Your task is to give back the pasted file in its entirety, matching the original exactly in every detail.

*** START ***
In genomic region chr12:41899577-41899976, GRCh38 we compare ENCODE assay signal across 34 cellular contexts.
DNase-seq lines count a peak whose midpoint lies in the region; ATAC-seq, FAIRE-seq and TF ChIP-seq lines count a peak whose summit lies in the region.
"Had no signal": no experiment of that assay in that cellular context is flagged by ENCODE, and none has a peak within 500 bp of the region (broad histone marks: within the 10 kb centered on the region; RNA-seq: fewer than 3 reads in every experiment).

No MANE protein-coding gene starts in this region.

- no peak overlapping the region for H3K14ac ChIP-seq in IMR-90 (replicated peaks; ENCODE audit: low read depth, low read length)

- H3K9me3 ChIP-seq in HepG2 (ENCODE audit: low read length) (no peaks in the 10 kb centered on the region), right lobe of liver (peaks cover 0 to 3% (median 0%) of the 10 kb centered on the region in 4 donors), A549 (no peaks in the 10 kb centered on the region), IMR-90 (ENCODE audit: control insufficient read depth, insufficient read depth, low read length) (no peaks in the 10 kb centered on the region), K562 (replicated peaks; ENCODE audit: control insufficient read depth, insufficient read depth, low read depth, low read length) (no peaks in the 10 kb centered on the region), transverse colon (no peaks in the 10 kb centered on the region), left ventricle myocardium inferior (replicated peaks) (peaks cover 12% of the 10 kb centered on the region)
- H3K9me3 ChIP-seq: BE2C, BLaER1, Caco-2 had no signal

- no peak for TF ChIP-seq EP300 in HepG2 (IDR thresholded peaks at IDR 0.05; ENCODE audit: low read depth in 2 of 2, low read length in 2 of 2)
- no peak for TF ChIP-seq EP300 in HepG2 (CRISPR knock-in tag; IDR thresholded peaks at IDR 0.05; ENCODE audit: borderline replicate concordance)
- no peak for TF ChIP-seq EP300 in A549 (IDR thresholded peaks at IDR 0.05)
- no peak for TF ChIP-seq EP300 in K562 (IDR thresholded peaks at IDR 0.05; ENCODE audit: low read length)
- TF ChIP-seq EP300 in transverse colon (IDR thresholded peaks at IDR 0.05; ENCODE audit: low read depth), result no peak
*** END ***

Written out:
In genomic region chr12:41899577-41899976, GRCh38 we compare ENCODE assay signal across 34 cellular contexts.
DNase-seq lines count a peak whose midpoint lies in the region; ATAC-seq, FAIRE-seq and TF ChIP-seq lines count a peak whose summit lies in the region.
"Had no signal": no experiment of that assay in that cellular context is flagged by ENCODE, and none has a peak within 500 bp of the region (broad histone marks: within the 10 kb centered on the region; RNA-seq: fewer than 3 reads in every experiment).

No MANE protein-coding gene starts in this region.

- no peak overlapping the region for H3K14ac ChIP-seq in IMR-90 (replicated peaks; ENCODE audit: low read depth, low read length)

- H3K9me3 ChIP-seq in HepG2 (ENCODE audit: low read length) (no peaks in the 10 kb centered on the region), right lobe of liver (peaks cover 0 to 3% (median 0%) of the 10 kb centered on the region in 4 donors), A549 (no peaks in the 10 kb centered on the region), IMR-90 (ENCODE audit: control insufficient read depth, insufficient read depth, low read length) (no peaks in the 10 kb centered on the region), K562 (replicated peaks; ENCODE audit: control insufficient read depth, insufficient read depth, low read depth, low read length) (no peaks in the 10 kb centered on the region), transverse colon (no peaks in the 10 kb centered on the region), left ventricle myocardium inferior (replicated peaks) (peaks cover 12% of the 10 kb centered on the region)
- H3K9me3 ChIP-seq: BE2C, BLaER1, Caco-2 had no signal

- no peak for TF ChIP-seq EP300 in HepG2 (IDR thresholded peaks at IDR 0.05; ENCODE audit: low read depth in 2 of 2, low read length in 2 of 2)
- no peak for TF ChIP-seq EP300 in HepG2 (CRISPR knock-in tag; IDR thresholded peaks at IDR 0.05; ENCODE audit: borderline replicate concordance)
- no peak for TF ChIP-seq EP300 in A549 (IDR thresholded peaks at IDR 0.05)
- no peak for TF ChIP-seq EP300 in K562 (IDR thresholded peaks at IDR 0.05; ENCODE audit: low read length)
- TF ChIP-seq EP300 in transverse colon (IDR thresholded peaks at IDR 0.05; ENCODE audit: low read depth), result no peak